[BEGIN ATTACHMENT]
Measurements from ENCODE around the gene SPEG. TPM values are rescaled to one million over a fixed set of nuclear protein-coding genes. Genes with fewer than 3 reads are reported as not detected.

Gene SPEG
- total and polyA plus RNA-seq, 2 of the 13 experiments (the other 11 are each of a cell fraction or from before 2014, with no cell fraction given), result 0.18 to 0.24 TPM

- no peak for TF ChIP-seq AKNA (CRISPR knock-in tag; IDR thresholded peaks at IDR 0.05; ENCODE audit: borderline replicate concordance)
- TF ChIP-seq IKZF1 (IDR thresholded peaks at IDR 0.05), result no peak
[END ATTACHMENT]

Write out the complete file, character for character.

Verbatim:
Measurements from ENCODE around the gene SPEG. TPM values are rescaled to one million over a fixed set of nuclear protein-coding genes. Genes with fewer than 3 reads are reported as not detected.

Gene SPEG
- total and polyA plus RNA-seq, 2 of the 13 experiments (the other 11 are each of a cell fraction or from before 2014, with no cell fraction given), result 0.18 to 0.24 TPM

- no peak for TF ChIP-seq AKNA (CRISPR knock-in tag; IDR thresholded peaks at IDR 0.05; ENCODE audit: borderline replicate concordance)
- TF ChIP-seq IKZF1 (IDR thresholded peaks at IDR 0.05), result no peak